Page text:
titles get relicensed to blu-ray it will just be a nice upscaling DVD player. All of
this - plus my Wii and cable HD DVR box - now sits on a Sanus AFV48B stand. It was a
solid upgrade of my shaky little 32" generic stand. The Samsung is screaming gorgeous
in the visuals, though range of view is limited, but that's not an issue in a small
bedroom. I did run DVE's HD Basics tests and surprisingly only had to make a couple small
adjustments. I was eyeing Onkyo's 805 receiver and a couple sets of speakers, but
I decided to wait until I move into a townhome. That will probably be in
less than a year, depending on the real estate markets. For now I will settle for
swimming in incredible HD imagery.
- Flicks: I'll be brief, considering the count.
Hitman had nice action, but could
have been more substantial. Ratatouille was beautifully funny and warm, Patton really
grabbed the role and ran with it. District B13 was a tight kinetic action flick. The
Golden Compass was a lush epic with an enjoyable ensemble. National Treasure 2 was
fun but felt a little wooden. Ocean's 13 was a better sequel, lots of smart heist and
con action, basically the everything-but-the-kitchen-sink approach, but with a wink
to close out the series. Alien Vs Predator: Requiem was pretty bad. A couple nice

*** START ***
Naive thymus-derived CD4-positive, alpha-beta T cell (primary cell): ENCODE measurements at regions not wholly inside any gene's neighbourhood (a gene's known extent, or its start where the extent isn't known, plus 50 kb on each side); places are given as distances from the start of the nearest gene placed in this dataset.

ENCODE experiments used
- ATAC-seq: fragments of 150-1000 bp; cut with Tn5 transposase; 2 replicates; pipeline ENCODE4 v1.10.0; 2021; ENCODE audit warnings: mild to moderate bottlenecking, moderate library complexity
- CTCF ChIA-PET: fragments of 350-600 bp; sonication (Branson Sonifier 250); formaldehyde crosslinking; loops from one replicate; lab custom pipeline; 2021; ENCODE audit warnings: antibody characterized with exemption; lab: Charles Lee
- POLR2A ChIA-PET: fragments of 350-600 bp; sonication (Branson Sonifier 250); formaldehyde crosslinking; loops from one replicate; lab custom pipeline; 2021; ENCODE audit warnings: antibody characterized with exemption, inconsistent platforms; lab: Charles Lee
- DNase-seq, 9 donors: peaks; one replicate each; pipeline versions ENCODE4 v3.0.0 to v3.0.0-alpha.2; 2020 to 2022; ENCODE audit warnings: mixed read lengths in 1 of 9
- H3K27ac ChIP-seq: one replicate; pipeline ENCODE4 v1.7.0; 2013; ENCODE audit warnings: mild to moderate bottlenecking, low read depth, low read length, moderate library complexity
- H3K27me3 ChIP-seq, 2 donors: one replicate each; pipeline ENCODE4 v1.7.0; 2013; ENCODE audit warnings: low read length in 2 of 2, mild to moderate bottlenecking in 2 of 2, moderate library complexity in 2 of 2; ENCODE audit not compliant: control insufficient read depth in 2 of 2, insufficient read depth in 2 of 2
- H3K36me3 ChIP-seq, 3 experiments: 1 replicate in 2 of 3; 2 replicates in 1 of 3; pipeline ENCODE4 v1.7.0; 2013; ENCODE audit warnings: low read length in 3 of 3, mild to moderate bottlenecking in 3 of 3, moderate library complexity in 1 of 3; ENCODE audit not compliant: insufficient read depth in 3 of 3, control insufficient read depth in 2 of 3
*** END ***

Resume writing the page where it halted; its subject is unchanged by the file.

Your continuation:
action bits, and we get to see the Predator homeworld, otherwise a trite small-town
invasion cliche, certainly not as good as its predecessor. I Am Legend was a substantial
adaptation, a good dive into Neville's psyche, a bit of deus ex machina to end act two,
nicely realized overall. I avoid politics, so I'll only say that I enjoyed Charlie
Wilson's War in terms of great storytelling and casting. I finally saw the entire Fast
Times At Ridgemont High, I guess I can understand the cult appeal though I didn't
realize it was more of a cautionary tale. 28 Weeks Later was a good sequel, nice
atmosphere and stark visuals to maintain the creepiness. Sideways was a good adult
relationship piece, a great ensemble at work. Cloverfield was probably the best
use of shakycam "reality" shooting I've seen, a great effects flick. Dragon Wars
(D-War) had good effects and tried very hard, but ultimately didn't work out well for me.
Casshern was a visual treat but the story failed. We Own The Night was so heavy it sort
of fell into itself. Reno 911 Miami was great humor if you appreciate the series.
30 Days Of Night was a nicely structured and atmospheric vampire film. 3:10 To Yuma
was a good prisoner gauntlet piece, though I haven't seen the original to know if it's
a good remake. Iron Man was a great meld of comic-book story, great cast, action